The Missouri Reader Vol. 40, Issue 3 - Page 46



This program emphasizes not only the importance of reading, but also helps develop a lifelong love of the written word. - Dr. Betty Porter Walls

The Read and Feed Program at Johnson Wabash Elementary School was the type of school day we'd love to experience each and every day when children smile at the sight of books and adults say, "Finally, a reader is born." More than fifteen hundred (1,500) trade books were given to the students. Thank you for a renewal of spirit and confirmation that teaching is indeed a noble profession. Ferguson-Florissant was a fantastic host for the Read and Feed Program and I believe we all did good work!—Dr. Betty Porter Walls

Two popular approaches in reading today are skill-centered instruction and strategy-based instruction. Skill-centered instruction focuses on teaching skills that should be automatic when reading such as main idea, fact and opinion, cause and effect, sequencing, compare and contrast, and a few others (Hillocks & Ludlow, 1984). These skills are taught early on in reading instruction so readers can involuntarily do them while reading to improve their comprehension of an overall piece of text. Strategy-based instruction focuses on teaching readers to be strategic while reading. Strategies such as making connections to schema, questioning, visualizing, inferring, determining the importance, summarizing, and synthesizing are tools that help a reader think about and understand what the text is really emphasizing (Harvey & Goudvis, 2000). These strategies can be used to help readers when they have trouble with comprehension. The purpose of this article is to provide teachers with information of how to use skill-centered and strategy-based instruction to build reading comprehension.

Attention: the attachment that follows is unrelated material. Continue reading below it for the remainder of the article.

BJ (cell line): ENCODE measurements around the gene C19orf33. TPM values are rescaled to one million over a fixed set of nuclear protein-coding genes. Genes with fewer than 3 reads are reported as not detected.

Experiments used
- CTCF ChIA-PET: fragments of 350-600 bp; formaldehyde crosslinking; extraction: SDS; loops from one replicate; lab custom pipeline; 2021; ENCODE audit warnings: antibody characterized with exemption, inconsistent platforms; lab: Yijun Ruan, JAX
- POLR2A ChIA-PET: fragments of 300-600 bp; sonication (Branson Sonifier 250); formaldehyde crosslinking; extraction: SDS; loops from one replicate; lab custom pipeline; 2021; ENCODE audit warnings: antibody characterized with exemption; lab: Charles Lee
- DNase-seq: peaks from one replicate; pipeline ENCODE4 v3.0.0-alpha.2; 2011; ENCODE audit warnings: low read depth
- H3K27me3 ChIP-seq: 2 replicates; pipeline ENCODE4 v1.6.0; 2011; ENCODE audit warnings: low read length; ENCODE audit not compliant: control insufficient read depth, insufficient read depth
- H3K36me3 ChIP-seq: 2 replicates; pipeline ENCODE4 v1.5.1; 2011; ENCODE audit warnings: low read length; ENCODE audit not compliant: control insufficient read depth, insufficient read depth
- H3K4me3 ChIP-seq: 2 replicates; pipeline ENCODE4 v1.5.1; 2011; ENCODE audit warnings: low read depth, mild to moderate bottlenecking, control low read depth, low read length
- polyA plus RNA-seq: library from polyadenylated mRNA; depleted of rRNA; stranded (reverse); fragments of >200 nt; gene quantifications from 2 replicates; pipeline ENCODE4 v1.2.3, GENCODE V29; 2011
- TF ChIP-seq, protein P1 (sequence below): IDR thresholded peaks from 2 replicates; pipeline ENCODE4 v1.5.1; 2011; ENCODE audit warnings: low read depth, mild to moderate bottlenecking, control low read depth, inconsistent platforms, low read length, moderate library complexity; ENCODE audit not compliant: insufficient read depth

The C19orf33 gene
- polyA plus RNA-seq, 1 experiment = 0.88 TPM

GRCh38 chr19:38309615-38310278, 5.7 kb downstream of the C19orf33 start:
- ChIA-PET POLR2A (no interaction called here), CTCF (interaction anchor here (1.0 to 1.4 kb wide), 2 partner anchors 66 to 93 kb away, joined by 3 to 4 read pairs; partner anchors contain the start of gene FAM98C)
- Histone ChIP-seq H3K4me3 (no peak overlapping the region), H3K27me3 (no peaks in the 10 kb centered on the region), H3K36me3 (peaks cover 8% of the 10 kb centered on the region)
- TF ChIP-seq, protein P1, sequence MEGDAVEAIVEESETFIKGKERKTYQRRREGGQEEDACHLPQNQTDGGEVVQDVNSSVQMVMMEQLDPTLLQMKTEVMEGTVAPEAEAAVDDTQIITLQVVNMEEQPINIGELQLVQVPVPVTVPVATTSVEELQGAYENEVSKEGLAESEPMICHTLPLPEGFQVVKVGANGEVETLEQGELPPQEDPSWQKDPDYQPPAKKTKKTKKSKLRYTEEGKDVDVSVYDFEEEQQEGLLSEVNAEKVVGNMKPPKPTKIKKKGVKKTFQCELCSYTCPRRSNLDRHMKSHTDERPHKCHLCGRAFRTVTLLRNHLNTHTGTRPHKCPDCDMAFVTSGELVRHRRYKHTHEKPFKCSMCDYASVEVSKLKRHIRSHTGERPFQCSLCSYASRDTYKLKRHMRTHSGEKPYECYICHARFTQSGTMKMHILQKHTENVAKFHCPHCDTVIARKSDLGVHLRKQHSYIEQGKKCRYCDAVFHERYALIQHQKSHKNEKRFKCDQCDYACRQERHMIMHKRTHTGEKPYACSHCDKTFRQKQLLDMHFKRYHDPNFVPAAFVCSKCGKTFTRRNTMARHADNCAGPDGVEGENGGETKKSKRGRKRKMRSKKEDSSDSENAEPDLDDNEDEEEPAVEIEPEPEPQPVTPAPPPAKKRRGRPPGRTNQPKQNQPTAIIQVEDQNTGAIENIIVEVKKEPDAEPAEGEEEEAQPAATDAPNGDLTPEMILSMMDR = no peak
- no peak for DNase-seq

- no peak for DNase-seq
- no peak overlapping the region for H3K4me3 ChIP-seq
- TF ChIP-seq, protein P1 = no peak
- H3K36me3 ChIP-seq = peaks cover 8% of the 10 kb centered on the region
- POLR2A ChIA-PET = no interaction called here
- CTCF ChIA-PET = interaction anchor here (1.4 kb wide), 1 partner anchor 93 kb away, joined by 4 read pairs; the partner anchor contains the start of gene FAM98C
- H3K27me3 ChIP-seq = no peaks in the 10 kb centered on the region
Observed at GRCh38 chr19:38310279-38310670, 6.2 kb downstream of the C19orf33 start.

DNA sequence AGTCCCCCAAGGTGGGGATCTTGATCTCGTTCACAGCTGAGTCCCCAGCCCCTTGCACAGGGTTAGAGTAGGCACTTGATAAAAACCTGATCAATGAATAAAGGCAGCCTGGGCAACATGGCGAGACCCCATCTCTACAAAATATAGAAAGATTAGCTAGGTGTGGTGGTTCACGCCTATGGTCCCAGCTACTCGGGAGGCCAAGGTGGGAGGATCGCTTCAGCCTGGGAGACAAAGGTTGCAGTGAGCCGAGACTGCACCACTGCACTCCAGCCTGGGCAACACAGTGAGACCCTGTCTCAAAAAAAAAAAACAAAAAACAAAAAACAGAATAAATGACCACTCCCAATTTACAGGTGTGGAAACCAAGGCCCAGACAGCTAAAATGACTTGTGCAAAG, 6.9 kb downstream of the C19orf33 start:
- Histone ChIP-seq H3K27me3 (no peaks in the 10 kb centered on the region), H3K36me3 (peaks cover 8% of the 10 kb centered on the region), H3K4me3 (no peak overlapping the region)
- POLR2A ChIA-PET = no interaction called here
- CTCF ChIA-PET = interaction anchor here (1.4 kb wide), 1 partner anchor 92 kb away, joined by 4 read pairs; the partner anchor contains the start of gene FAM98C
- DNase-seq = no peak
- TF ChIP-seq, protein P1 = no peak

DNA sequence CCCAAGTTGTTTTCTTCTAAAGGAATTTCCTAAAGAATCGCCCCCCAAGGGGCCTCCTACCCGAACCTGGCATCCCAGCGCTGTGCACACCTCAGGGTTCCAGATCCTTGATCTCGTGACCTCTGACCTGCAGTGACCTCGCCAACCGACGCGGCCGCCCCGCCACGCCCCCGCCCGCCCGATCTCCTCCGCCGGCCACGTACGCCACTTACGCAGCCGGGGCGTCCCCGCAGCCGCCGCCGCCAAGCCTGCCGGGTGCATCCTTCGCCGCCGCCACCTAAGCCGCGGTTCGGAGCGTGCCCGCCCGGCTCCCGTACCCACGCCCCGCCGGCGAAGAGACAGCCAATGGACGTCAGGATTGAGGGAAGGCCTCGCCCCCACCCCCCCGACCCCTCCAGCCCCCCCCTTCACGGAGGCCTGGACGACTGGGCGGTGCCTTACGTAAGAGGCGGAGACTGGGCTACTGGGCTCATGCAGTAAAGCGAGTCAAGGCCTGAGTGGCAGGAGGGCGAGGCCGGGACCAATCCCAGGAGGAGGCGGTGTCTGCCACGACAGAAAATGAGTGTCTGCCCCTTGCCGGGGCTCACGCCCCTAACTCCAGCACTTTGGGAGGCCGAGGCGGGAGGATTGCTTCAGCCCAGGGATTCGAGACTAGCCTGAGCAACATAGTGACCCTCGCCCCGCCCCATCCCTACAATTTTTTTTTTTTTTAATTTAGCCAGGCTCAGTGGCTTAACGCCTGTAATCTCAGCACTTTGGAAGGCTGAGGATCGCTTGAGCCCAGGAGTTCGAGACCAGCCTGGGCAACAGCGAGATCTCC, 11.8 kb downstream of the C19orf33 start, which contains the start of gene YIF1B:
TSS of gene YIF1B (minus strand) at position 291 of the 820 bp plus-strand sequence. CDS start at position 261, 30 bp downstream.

The terms skill and strategy have been used in education for several years. “Sometimes skills and strategies are used as synonyms, and sometimes they are used to describe complementary relations or a notion of developmental progressions” (Afflerbach, Pearson, & Paris, 2008, p. 364). Afflerbach et al. (2008) researched the history and usage of both the terms through educators, national organizations, and educational references to find a distinguishable difference between them for clarification. They found that skill has been used in education since 1925, but strategy has been used only since the 1990s. According to Afflerbach et al., (2008), a skill is habitual and done automatically without thought process. Afflerbach et al., stated a strategy was a “deliberate control, goal-directed awareness in reading” (p. 368).

“Learning to read is a foundation for literacy and a gateway to education. Because it is an important objective for elementary education, the methods and materials used to teach students to read are continuously reevaluated” (Paris & Wixson, 1986, p. 91). The rationale for which this article was written for is to model approaches in reading instruction that will build good readers. Educators need methods that work to influence reading ability and achievement.